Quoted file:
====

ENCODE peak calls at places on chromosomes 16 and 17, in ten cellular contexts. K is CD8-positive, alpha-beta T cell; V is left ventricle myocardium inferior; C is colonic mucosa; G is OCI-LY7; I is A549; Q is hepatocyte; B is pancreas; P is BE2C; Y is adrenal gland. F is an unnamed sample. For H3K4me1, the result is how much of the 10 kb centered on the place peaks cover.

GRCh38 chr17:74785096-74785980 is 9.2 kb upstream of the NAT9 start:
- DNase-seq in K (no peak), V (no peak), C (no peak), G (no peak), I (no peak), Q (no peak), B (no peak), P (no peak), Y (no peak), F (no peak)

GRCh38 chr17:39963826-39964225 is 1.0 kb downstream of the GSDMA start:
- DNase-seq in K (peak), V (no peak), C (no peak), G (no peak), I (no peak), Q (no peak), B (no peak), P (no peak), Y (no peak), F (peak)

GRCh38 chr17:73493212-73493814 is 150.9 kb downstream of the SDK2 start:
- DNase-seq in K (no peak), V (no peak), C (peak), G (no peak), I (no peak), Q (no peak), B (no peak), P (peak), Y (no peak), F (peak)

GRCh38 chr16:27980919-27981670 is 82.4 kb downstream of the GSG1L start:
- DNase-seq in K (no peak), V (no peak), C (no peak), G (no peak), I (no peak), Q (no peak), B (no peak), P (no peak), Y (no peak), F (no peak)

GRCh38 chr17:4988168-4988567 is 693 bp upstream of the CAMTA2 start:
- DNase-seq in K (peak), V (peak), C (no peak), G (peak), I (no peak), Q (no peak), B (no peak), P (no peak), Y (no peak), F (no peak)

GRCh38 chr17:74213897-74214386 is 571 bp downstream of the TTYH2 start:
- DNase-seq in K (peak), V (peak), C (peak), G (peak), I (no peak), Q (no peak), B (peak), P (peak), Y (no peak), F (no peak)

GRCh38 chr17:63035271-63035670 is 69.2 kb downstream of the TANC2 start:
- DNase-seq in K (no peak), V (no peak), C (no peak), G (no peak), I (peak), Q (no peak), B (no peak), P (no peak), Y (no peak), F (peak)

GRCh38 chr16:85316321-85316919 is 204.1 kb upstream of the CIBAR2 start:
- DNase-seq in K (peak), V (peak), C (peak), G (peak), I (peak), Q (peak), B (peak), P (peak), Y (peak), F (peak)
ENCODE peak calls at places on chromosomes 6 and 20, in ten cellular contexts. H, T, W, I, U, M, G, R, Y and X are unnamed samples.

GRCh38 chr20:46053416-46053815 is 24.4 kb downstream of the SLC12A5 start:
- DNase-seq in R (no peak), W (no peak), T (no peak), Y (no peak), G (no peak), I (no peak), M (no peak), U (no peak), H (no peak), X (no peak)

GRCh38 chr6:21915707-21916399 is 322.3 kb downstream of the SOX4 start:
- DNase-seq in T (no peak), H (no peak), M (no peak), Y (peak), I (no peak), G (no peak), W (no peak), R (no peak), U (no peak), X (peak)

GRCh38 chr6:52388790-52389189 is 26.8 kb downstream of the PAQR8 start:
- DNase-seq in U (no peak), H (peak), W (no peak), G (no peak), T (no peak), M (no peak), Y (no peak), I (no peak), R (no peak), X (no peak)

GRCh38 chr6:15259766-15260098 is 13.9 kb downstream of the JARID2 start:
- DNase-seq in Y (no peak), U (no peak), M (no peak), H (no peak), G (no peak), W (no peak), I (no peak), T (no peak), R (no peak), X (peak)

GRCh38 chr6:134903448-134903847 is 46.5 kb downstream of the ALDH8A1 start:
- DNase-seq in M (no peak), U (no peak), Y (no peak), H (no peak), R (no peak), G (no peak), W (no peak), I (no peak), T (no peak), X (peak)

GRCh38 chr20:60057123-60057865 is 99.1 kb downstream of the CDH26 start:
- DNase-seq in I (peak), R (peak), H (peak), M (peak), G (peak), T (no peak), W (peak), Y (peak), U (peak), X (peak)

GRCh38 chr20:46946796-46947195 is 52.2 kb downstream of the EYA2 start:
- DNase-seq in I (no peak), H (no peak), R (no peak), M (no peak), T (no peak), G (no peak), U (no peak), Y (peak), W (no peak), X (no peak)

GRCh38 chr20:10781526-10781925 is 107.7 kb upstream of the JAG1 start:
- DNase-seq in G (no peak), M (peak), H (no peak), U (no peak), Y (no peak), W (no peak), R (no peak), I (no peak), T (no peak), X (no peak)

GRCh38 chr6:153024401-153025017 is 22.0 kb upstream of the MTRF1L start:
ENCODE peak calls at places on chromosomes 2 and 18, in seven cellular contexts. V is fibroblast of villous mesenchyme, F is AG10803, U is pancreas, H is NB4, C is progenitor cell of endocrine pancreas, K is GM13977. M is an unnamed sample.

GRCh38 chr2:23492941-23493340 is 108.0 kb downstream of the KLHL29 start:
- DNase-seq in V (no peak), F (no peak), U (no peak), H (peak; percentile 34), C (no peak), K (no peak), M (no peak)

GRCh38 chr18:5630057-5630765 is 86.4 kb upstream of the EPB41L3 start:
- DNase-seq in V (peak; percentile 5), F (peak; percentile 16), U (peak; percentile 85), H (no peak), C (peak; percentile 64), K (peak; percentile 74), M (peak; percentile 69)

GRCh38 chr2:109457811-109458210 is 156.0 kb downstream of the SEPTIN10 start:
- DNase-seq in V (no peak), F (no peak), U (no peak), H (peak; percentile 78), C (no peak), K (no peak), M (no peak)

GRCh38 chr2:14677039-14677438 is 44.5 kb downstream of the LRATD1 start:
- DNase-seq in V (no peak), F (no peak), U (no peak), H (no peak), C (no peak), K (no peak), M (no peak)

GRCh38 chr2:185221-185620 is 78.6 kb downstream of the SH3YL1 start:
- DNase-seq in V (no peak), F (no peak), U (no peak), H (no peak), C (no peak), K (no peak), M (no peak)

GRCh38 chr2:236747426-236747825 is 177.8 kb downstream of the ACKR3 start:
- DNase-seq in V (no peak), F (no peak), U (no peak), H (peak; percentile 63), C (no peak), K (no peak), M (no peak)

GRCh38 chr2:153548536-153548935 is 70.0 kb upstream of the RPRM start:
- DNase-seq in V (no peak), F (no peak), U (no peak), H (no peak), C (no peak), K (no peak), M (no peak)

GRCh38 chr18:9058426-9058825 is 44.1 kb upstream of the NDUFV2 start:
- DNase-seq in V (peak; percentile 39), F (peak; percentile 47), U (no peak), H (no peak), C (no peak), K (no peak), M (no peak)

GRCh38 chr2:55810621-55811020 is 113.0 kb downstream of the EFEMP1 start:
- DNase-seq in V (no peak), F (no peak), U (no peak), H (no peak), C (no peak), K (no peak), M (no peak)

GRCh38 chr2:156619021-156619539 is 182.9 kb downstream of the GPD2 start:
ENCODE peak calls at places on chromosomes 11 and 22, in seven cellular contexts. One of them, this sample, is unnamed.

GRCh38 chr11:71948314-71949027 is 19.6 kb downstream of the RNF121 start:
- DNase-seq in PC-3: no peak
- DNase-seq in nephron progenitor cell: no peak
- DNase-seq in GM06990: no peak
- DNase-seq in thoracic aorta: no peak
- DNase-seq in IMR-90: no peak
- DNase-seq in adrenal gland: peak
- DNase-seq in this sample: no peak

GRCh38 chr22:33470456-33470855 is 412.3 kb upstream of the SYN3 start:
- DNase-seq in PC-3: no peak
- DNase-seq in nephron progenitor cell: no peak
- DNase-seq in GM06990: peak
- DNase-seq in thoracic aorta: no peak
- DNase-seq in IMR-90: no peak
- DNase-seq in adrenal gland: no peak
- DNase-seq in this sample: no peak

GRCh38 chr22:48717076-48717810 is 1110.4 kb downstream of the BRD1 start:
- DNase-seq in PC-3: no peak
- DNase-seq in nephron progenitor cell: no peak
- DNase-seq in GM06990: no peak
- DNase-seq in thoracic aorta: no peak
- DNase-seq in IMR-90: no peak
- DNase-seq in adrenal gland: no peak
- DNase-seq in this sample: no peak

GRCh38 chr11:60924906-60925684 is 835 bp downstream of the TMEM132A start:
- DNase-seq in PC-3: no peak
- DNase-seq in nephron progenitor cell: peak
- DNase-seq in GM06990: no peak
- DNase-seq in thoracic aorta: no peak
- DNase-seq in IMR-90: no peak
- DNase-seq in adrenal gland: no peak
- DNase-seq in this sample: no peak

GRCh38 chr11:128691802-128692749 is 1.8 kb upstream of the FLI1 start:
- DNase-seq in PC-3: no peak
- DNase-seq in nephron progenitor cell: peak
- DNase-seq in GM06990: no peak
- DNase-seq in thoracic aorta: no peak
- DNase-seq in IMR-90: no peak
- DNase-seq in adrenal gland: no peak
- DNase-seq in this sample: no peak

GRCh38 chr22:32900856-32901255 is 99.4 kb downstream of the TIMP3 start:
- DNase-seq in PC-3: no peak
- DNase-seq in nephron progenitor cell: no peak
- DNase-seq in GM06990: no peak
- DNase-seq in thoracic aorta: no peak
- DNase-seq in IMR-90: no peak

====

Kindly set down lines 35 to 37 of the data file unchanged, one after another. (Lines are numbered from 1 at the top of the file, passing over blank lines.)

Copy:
GRCh38 chr6:153024401-153025017 is 22.0 kb upstream of the MTRF1L start:
ENCODE peak calls at places on chromosomes 2 and 18, in seven cellular contexts. V is fibroblast of villous mesenchyme, F is AG10803, U is pancreas, H is NB4, C is progenitor cell of endocrine pancreas, K is GM13977. M is an unnamed sample.

GRCh38 chr2:23492941-23493340 is 108.0 kb downstream of the KLHL29 start: